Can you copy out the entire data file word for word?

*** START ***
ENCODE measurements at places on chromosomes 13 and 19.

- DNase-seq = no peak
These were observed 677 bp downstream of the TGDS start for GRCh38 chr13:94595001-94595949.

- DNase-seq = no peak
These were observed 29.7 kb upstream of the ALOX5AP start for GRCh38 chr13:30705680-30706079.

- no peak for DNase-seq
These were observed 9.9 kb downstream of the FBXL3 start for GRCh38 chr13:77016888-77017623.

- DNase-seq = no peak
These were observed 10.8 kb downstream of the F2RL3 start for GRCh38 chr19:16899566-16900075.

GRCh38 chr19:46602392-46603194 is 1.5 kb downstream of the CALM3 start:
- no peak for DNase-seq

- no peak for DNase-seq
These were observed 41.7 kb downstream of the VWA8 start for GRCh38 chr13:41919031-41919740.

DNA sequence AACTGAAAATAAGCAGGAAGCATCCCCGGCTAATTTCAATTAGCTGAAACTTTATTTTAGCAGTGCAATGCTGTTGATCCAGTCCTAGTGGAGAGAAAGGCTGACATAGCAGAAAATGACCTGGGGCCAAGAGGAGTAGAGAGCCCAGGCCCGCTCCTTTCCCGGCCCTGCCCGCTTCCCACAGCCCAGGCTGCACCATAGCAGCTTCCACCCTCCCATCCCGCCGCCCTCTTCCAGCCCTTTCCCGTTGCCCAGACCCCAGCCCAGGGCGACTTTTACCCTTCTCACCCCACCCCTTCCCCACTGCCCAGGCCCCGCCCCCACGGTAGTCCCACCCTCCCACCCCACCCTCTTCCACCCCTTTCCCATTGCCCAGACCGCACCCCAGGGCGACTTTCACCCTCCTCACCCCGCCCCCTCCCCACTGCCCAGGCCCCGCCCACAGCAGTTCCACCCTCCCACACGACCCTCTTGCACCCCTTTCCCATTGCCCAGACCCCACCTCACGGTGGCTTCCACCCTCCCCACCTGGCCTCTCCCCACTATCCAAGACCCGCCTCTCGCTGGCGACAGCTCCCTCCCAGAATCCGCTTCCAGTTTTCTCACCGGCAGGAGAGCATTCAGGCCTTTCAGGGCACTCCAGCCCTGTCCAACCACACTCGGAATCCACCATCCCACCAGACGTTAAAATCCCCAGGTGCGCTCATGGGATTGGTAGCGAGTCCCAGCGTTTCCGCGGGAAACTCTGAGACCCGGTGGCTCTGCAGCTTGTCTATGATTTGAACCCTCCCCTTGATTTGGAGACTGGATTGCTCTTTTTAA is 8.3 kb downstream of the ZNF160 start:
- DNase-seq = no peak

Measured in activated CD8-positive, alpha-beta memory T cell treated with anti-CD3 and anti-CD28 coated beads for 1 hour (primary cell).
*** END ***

ENCODE measurements at places on chromosomes 13 and 19.

- DNase-seq = no peak
These were observed 677 bp downstream of the TGDS start for GRCh38 chr13:94595001-94595949.

- DNase-seq = no peak
These were observed 29.7 kb upstream of the ALOX5AP start for GRCh38 chr13:30705680-30706079.

- no peak for DNase-seq
These were observed 9.9 kb downstream of the FBXL3 start for GRCh38 chr13:77016888-77017623.

- DNase-seq = no peak
These were observed 10.8 kb downstream of the F2RL3 start for GRCh38 chr19:16899566-16900075.

GRCh38 chr19:46602392-46603194 is 1.5 kb downstream of the CALM3 start:
- no peak for DNase-seq

- no peak for DNase-seq
These were observed 41.7 kb downstream of the VWA8 start for GRCh38 chr13:41919031-41919740.

DNA sequence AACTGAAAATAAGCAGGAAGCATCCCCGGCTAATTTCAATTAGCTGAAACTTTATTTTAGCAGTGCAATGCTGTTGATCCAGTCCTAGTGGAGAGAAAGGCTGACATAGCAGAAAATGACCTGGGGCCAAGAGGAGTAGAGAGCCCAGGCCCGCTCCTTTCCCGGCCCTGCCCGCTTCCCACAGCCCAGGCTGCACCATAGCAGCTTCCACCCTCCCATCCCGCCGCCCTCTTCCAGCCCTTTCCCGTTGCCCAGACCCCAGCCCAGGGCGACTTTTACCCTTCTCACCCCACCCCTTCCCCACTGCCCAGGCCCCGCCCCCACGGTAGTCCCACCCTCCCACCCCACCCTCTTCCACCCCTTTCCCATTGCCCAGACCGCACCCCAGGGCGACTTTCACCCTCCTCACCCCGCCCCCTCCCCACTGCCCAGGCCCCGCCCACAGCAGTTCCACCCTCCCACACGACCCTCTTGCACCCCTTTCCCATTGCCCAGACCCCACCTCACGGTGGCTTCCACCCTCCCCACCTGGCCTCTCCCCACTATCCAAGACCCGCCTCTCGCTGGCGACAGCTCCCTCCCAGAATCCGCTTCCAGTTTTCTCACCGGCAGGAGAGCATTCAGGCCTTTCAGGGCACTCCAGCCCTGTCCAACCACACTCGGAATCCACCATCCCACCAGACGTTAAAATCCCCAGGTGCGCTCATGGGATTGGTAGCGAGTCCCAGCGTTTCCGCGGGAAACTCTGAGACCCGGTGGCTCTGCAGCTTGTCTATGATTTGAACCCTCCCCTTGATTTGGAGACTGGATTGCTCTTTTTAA is 8.3 kb downstream of the ZNF160 start:
- DNase-seq = no peak

Measured in activated CD8-positive, alpha-beta memory T cell treated with anti-CD3 and anti-CD28 coated beads for 1 hour (primary cell).